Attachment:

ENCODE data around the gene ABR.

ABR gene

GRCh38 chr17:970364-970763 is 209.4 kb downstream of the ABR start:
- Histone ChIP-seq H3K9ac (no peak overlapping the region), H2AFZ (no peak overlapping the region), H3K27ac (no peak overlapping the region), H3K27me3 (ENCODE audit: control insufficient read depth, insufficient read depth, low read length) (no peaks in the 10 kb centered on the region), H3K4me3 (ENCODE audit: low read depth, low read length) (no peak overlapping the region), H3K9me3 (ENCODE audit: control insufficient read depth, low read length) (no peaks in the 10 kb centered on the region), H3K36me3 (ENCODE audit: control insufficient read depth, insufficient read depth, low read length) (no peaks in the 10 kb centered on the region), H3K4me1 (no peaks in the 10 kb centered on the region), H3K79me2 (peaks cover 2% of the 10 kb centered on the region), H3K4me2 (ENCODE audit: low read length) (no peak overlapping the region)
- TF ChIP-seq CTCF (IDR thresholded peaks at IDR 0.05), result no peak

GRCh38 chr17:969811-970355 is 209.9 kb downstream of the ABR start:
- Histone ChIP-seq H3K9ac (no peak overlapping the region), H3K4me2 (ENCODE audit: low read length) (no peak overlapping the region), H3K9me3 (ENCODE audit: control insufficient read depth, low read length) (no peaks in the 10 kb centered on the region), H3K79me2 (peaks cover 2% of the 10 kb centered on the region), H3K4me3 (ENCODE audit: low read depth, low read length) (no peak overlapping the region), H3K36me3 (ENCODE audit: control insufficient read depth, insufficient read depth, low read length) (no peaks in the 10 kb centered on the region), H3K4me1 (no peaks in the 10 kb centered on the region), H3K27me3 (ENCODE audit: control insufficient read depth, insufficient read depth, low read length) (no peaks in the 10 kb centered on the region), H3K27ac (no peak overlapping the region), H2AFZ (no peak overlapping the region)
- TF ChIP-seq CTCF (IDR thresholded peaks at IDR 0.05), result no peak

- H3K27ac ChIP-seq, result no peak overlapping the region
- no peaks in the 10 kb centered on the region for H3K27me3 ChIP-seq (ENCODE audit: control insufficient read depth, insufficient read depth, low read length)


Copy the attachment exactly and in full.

ENCODE data around the gene ABR.

ABR gene

GRCh38 chr17:970364-970763 is 209.4 kb downstream of the ABR start:
- Histone ChIP-seq H3K9ac (no peak overlapping the region), H2AFZ (no peak overlapping the region), H3K27ac (no peak overlapping the region), H3K27me3 (ENCODE audit: control insufficient read depth, insufficient read depth, low read length) (no peaks in the 10 kb centered on the region), H3K4me3 (ENCODE audit: low read depth, low read length) (no peak overlapping the region), H3K9me3 (ENCODE audit: control insufficient read depth, low read length) (no peaks in the 10 kb centered on the region), H3K36me3 (ENCODE audit: control insufficient read depth, insufficient read depth, low read length) (no peaks in the 10 kb centered on the region), H3K4me1 (no peaks in the 10 kb centered on the region), H3K79me2 (peaks cover 2% of the 10 kb centered on the region), H3K4me2 (ENCODE audit: low read length) (no peak overlapping the region)
- TF ChIP-seq CTCF (IDR thresholded peaks at IDR 0.05), result no peak

GRCh38 chr17:969811-970355 is 209.9 kb downstream of the ABR start:
- Histone ChIP-seq H3K9ac (no peak overlapping the region), H3K4me2 (ENCODE audit: low read length) (no peak overlapping the region), H3K9me3 (ENCODE audit: control insufficient read depth, low read length) (no peaks in the 10 kb centered on the region), H3K79me2 (peaks cover 2% of the 10 kb centered on the region), H3K4me3 (ENCODE audit: low read depth, low read length) (no peak overlapping the region), H3K36me3 (ENCODE audit: control insufficient read depth, insufficient read depth, low read length) (no peaks in the 10 kb centered on the region), H3K4me1 (no peaks in the 10 kb centered on the region), H3K27me3 (ENCODE audit: control insufficient read depth, insufficient read depth, low read length) (no peaks in the 10 kb centered on the region), H3K27ac (no peak overlapping the region), H2AFZ (no peak overlapping the region)
- TF ChIP-seq CTCF (IDR thresholded peaks at IDR 0.05), result no peak

- H3K27ac ChIP-seq, result no peak overlapping the region
- no peaks in the 10 kb centered on the region for H3K27me3 ChIP-seq (ENCODE audit: control insufficient read depth, insufficient read depth, low read length)